One such time was on Lake Mille Lacs, which is known for its varying structural components that range from rock and gravel, to sand and mud with all kinds of shapes and sizes to the many humps, saddles, and piles that line its lake bottom.  Still, even here, we were on a basin perch and walleye bite over mud in an area that stretched literally a mile or more.  All of it looked the same on the map, but a summer recon trip told the story that has this spot being great even today.  In the middle of the basin, but in direct line with an underwater rock and gravel point, is an area with sand lenses.  These small pockets and lines of sand are interspersed throughout the mud, and for some reason this patchwork of differing substrate seems to hold far more invertebrates than many parts of the lake.  I couldn’t see it without looking at bottom hardness on my open-water sonar, but marked the area well and returned in the winter.     

Simple mobility alone isn’t enough to keep the bite going however.  I’m convinced that especially in a generally plain area where fish are used to roving about for food, you need to call fish in to your setup.  Basin walleyes are very used to covering territory, as they’re not relying on structural elements and the biological activity that’s perpetually present there to constantly bring them food.  They have to work for it, they have to find it themselves.  That makes aggressive jigging patterns with search baits like Slab Raps, Rippin' Raps, or other noisy lures ultra-important.  In basin situations when you’re both covering ice, and you expect the wandering walleyes to cover it too, there are few baits too loud and proud.  Rattling spoons and baits in bright colors are great here, even when they fail to elicit a strike.  While it’s difficult to stay mobile with live bait, sometimes you have to fish two holes at a time, calling them with the dinner bell bait, and catching them on a plain hook with a free-swimming minnow below a bobber.  When the bite is like this, I’ve learned the hard way to never argue with the fish, you’ll never win.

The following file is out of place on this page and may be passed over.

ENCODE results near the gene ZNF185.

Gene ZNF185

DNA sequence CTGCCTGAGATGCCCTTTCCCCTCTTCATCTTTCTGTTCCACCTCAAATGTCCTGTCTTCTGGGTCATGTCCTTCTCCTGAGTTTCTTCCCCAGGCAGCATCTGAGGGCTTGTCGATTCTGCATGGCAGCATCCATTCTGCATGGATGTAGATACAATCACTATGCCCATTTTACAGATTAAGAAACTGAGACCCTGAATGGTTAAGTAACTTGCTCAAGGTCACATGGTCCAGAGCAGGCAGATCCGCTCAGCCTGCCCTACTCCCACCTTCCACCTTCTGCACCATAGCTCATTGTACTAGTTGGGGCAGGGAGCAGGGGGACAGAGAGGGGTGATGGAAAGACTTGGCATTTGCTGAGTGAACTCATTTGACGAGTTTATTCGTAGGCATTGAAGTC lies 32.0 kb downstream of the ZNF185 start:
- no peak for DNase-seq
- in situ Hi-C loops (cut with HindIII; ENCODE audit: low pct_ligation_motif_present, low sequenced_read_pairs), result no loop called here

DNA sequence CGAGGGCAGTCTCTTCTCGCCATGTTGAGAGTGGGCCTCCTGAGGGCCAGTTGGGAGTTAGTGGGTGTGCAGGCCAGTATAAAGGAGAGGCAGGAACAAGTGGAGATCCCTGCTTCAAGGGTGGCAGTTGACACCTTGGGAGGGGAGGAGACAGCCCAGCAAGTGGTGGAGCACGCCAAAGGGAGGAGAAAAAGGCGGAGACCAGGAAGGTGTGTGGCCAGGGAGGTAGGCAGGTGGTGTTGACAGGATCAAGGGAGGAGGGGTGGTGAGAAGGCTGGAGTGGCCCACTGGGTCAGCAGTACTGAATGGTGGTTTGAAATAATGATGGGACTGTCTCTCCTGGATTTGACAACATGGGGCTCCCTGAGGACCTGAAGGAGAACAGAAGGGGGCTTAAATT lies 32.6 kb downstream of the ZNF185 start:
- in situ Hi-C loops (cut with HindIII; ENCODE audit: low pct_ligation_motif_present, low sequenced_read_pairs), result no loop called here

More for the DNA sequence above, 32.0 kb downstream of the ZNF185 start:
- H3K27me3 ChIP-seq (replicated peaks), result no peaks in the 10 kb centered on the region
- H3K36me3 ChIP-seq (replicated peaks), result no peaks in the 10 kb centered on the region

Now that you’re an aggressive ice-pounder that fishes fast, when is enough, enough?  How many holes must you punch, and how often must you move?  I let the fish decide that as I drill my way across the ice-scape.  If walleyes are only being caught when you mark one, drop on it, and catch it, you’ll find a direct correlation between the number of walleyes you catch to the numbers of holes you drill.  On days like these, which is so often the case, fish need to be drilled on top of, and directly fished.  Keep moving and moving until you’re either too tired, or have ceased to be angry with the walleyes.  On days where you’re calling in fish from a distance, or there are active pods of fish chasing bait, you’re much better off making small moves directly adjacent to where you’re already being successful.  The quarter mile hops aren’t required unless that area is dead.  Rather, spread out radially away from the last point of activity and be ready to saddle up and re-drill should you or a friend find them again. 

This kind of fishing is fun and rewarding, with your effort often being the primary obstacle to the number of fish you’ll catch that day.  Pay attention to the details, but don’t be afraid to keep moving should the grass prove greener, or ice be whiter just a short drill away.